Pharma giants go to war: Moderna SUES Pfizer and BioNTech and accuses them of COPYING their mRNA technology – patented in 2010 – to develop their COVID vaccines
- Moderna is suing its two major competitors in the COVID-19 vaccine rollout, Pfizer and BioNTech
- The firm alleges that the other two companies copied its technology that it developed and patented between 2010 and 2016
- Moderna had initially planned not to enforce patents related to the shots – but reversed course in March
Moderna is suing its two major competitors in the market for COVID-19 vaccines, Pfizer and BioNTech, over allegations that the two firms used its patented technology in the development of their mRNA jabs.
Both Moderna’s shot and the joint Pfizer-BioNTech jab are mRNA shots – a little-used technology before its introduction to the mainstream during the COVID-19 pandemic. Moderna alleges that the two competing firms copied technology it had patented between 2010 and 2016.
Moderna had previously chosen not to enforce its patent during the rollout of the Covid vaccines in an effort to avoid stifling global jab rates. It then changed its policy in March, now only promising not to enforce its patents in ways that will harm low-and-middle income nations.
Pfizer and BioNTech have been the major winners in the rollout of the shots. Pfizer alone is projected to earn around $32 billion in sales of its shot around the world this year – with the figure likely to increase with the soon-to-be approval of its Omicron-specific shot. The New York City-based firm also reported $36 billion in revenue last year, combining for $68 off of vaccine sales alone.
Moderna follows just behind, projecting $19 billion in global Covid vaccine sales this year. The company says it is not seeking to stop the sale of the Pfizer shot or have it removed from the market – but instead to receive damages for patent infringement.
The Cambridge, Massachusetts-based firm has faced patent infringement allegations of its own. In February, two Vancouver, Canada-based biotech firms brought a lawsuit against Moderna, alleging that it had hijacked its nanoparticle technology in the development of the shot. It also faced a suit from the National Institutes of Health over having its scientists named as inventors of the jab.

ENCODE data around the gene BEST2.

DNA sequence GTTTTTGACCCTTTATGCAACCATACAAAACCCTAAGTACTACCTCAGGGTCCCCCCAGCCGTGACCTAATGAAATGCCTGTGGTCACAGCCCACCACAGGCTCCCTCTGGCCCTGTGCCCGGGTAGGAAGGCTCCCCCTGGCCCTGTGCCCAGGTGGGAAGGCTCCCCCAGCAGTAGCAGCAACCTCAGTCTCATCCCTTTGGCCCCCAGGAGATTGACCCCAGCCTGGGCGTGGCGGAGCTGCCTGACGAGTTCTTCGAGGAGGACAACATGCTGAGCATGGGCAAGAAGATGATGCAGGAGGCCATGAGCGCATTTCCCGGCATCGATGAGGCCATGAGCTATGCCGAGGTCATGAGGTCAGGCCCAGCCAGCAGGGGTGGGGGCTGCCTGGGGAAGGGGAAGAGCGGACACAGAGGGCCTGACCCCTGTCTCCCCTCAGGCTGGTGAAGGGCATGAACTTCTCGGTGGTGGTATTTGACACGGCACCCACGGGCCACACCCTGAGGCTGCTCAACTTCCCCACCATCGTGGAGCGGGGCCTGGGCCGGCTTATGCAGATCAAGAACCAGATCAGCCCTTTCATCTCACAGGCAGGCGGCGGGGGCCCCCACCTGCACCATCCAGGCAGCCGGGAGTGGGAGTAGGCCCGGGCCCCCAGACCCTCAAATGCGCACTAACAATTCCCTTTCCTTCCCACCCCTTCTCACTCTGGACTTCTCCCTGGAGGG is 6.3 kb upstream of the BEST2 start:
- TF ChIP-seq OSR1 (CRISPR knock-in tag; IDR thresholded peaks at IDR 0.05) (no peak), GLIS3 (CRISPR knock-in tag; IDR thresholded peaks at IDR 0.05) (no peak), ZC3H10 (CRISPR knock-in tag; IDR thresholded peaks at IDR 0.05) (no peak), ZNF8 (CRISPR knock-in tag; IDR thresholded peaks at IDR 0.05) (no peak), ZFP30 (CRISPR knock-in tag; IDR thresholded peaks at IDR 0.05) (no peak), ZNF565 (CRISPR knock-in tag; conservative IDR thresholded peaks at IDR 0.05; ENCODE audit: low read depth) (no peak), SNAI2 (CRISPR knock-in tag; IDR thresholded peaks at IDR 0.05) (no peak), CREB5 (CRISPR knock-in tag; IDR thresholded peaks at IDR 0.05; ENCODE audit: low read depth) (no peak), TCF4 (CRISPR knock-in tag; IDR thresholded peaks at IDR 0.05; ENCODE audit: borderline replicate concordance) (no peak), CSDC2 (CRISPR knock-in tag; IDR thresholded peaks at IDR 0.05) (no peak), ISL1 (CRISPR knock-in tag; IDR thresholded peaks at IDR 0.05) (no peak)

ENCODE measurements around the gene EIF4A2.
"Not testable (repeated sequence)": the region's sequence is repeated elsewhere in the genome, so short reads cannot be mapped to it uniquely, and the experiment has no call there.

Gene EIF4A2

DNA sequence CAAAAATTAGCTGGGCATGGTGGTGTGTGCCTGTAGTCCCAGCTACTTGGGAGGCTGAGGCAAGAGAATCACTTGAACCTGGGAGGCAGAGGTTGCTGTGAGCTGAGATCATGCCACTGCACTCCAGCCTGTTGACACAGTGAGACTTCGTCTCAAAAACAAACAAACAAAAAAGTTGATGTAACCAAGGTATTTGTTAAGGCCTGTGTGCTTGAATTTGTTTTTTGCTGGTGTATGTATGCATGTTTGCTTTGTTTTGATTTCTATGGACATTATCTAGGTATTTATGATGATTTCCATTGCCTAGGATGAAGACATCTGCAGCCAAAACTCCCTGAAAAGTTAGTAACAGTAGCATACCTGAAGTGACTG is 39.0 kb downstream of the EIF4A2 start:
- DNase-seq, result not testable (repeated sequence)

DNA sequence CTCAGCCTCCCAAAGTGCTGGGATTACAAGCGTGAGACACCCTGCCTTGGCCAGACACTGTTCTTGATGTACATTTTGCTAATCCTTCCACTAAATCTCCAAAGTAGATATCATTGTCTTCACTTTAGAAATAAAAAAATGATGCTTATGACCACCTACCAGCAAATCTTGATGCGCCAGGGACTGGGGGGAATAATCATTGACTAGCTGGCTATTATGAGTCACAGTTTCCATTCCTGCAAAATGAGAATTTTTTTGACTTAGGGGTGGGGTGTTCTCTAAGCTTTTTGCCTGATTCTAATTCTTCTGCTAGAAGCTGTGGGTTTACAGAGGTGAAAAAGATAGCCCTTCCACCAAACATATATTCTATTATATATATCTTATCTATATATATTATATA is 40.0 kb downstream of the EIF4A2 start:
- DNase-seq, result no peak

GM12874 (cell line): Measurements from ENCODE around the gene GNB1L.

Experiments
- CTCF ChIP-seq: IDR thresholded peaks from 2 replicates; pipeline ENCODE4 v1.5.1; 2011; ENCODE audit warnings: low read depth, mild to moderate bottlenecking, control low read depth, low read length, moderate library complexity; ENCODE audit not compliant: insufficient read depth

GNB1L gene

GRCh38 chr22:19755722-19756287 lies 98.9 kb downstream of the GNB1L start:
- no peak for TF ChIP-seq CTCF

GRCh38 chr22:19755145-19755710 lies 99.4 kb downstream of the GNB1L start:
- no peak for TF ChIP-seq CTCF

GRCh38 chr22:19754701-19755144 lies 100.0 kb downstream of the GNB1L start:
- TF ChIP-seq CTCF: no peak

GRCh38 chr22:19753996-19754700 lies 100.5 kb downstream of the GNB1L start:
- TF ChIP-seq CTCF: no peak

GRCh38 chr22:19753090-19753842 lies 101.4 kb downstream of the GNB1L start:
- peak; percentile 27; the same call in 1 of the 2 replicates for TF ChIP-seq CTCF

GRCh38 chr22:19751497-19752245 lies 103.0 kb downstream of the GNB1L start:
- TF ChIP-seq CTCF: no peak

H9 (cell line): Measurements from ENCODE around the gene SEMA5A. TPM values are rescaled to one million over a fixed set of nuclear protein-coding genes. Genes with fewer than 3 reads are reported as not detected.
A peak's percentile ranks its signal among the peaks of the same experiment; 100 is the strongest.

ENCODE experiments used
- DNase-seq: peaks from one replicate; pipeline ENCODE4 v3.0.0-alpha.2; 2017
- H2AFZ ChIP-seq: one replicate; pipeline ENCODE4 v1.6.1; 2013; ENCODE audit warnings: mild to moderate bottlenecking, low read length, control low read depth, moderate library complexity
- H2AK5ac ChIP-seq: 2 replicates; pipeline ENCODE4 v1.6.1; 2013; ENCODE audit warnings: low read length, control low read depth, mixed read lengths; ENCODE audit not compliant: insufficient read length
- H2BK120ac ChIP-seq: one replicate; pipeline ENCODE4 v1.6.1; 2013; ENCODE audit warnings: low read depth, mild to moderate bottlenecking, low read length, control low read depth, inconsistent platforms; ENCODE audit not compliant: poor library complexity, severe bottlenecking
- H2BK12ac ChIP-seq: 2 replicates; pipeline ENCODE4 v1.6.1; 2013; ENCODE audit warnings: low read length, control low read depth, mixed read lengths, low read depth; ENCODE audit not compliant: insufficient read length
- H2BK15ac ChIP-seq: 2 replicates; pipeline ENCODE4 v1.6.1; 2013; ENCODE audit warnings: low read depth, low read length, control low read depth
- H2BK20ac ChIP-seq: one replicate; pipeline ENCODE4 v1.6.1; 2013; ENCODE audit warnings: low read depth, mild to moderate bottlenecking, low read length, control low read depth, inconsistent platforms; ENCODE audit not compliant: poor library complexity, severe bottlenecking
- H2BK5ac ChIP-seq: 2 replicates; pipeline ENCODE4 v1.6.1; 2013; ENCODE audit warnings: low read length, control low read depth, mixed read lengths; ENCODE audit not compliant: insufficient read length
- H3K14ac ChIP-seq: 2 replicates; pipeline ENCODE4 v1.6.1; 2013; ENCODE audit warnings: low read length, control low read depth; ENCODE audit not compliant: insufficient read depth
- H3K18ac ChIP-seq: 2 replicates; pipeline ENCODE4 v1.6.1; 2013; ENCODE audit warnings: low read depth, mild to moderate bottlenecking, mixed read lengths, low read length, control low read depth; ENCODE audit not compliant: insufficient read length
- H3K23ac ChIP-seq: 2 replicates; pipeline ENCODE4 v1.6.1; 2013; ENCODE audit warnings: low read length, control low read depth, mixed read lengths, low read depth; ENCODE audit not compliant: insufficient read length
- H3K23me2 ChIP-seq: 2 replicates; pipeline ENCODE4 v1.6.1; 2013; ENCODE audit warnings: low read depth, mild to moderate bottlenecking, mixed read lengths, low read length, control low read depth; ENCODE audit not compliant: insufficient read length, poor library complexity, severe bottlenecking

‘We are filing these lawsuits to protect the innovative mRNA technology platform that we pioneered, invested billions of dollars in creating, and patented during the decade preceding the COVID-19 pandemic,’ Stephane Bancel, CEO of Moderna, said in a statement.
‘This foundational platform, which we began building in 2010, along with our patented work on coronaviruses in 2015 and 2016, enabled us to produce a safe and highly effective COVID-19 vaccine in record time after the pandemic struck.’
Pfizer told DailyMail.com that it had not yet been served the lawsuit and could not comment on the allegations.
BioNTech did not immediately respond to a DailyMail.com request for comment.
In October 2020, two months before both the Moderna and Pfizer-BioNTech shots hit the market, the former said it would not enforce patents on its mRNA technology.
The move was seen as a show of good faith from the biotech company, though some critics said that by still holding the patents the company would always have the option to reverse the policy and begin file suits against other firms.
In March, the firm chose to reverse its policy. Citing increased access to the shots, Moderna announced that it would enforce its patents in ways that would not hurt 92 countries deemed low-or-middle income – where residents may have limited access to the shots.
Moderna is seeking damages for sales Pfizer made that were not in those 92 countries.
‘Outside of AMC 92 countries, where vaccine supply is no longer a barrier to access, Moderna expects Pfizer and BioNTech to compensate Moderna for [the shot’s] ongoing use of Moderna’s patented technologies,’ Shannon Thyme Klinger, Moderna’s chief legal officer, said in a statement.
‘Our mission to create a new generation of transformative medicines for patients by delivering on the promise of mRNA science cannot be achieved without a patent system that rewards and protects innovation.’
Pfizer’s COVID-19 vaccine is available in 164 countries, only trailing the AstraZeneca shot in prevalence. Moderna is third, having been approved in 109 nations.
In the United States, the largest purchaser from private vaccine companies, the Pfizer jab has been administered more than 360 million times.
Moderna’s shot falls well behind, having been administered 230 million times, according to data from the Centers for Disease Control and Prevention (CDC).
Both companies have had booster doses approved by the Food and Drug Administration and CDC – along with fourth doses for the severely immunocompromised and for Americans over 50.
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